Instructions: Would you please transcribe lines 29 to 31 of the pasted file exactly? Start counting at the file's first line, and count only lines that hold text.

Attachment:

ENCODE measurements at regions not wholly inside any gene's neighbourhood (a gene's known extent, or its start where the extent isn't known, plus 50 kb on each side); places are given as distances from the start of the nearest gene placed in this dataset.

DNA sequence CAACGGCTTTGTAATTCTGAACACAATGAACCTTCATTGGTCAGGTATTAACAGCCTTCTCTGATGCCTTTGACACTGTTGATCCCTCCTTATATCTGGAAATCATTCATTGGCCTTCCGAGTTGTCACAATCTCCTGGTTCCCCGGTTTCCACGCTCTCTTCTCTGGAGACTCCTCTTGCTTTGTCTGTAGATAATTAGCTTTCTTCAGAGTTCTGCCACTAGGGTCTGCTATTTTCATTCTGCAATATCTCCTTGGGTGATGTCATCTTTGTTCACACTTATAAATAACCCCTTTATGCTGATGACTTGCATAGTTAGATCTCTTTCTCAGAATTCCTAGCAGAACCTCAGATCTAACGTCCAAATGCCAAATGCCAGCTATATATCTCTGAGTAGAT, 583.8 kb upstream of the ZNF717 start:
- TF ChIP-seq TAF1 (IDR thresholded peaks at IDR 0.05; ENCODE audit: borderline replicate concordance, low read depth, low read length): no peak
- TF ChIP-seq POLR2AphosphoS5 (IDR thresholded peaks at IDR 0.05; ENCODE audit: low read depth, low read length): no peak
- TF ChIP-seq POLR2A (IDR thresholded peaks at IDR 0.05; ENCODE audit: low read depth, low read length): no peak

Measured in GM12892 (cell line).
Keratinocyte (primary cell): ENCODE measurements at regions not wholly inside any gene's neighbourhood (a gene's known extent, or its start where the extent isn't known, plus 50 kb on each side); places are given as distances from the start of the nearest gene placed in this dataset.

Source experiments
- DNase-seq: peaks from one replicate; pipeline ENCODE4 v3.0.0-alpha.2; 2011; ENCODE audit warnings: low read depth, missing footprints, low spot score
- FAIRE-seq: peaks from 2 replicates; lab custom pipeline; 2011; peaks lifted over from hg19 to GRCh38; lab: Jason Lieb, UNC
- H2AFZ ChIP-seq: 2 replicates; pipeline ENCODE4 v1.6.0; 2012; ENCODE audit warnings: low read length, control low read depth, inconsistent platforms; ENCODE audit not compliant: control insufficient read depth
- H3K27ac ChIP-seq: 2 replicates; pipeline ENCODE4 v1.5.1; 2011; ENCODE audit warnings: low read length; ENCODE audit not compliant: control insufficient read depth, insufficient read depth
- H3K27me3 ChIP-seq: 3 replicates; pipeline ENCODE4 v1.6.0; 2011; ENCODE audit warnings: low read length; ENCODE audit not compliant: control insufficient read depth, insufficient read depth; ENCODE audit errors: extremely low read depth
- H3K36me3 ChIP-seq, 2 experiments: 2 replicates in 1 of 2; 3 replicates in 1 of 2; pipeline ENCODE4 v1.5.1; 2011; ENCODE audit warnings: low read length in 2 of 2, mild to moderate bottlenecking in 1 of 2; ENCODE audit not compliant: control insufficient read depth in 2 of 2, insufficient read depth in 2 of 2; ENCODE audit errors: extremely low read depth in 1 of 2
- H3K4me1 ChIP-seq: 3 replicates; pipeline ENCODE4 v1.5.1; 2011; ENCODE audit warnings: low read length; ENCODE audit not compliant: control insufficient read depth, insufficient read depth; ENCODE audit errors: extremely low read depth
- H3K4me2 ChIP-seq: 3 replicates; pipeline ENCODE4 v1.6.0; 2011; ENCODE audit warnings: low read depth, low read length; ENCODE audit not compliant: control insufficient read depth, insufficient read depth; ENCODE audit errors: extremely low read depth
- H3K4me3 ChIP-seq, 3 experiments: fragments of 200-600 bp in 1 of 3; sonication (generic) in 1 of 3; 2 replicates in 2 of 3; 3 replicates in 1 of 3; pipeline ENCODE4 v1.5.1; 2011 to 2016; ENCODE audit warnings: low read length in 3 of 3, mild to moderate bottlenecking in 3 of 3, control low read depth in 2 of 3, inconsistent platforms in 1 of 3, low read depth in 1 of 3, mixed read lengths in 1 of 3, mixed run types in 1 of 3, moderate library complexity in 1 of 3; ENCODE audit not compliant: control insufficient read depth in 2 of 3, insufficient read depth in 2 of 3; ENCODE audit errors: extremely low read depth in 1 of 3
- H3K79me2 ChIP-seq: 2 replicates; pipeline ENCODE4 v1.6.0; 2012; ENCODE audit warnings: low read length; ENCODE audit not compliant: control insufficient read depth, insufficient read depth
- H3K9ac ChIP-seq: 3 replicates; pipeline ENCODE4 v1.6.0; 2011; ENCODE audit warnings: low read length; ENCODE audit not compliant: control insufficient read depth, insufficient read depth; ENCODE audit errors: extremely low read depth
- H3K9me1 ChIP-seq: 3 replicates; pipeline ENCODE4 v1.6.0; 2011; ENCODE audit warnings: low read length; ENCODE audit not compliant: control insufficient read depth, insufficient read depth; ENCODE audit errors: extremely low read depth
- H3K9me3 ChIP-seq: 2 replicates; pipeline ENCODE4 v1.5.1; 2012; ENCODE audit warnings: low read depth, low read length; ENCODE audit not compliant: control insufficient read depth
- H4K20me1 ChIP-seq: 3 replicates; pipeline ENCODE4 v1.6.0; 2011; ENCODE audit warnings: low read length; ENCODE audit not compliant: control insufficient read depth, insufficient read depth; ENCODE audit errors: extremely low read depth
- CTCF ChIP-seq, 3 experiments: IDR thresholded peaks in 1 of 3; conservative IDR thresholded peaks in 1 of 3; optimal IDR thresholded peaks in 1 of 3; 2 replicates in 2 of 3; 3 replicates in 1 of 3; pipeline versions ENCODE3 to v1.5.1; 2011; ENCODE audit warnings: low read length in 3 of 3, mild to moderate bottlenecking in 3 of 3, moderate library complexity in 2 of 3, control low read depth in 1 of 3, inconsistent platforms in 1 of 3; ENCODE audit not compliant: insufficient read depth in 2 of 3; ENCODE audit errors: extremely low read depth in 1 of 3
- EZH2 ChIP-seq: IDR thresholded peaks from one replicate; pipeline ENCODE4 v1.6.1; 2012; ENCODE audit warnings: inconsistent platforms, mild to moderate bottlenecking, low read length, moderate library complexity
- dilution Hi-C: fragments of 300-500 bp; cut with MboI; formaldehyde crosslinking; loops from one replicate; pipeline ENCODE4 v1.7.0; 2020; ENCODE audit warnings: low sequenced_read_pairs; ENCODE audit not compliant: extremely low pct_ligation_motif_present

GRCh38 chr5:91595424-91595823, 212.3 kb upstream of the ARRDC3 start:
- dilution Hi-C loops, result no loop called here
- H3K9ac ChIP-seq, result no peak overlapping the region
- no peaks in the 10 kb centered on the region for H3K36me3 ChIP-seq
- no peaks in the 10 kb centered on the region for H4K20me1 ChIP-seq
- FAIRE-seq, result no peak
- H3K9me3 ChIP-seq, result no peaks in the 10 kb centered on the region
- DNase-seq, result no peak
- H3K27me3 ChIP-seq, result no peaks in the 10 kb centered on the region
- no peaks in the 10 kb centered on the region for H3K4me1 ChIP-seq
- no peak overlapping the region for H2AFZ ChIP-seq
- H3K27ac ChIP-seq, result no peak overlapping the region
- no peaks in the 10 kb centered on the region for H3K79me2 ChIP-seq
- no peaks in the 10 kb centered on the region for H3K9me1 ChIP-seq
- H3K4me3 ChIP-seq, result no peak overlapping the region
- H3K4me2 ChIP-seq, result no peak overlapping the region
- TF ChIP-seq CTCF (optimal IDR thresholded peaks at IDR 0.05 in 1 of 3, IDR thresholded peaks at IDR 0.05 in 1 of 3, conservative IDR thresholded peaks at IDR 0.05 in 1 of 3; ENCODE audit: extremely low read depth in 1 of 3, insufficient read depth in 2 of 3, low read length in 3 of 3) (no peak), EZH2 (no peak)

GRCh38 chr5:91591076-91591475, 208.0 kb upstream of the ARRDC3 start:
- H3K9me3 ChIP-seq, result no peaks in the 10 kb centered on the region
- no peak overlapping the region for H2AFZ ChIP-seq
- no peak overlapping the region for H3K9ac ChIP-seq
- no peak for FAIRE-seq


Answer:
- no peaks in the 10 kb centered on the region for H3K36me3 ChIP-seq
- no peaks in the 10 kb centered on the region for H4K20me1 ChIP-seq
- FAIRE-seq, result no peak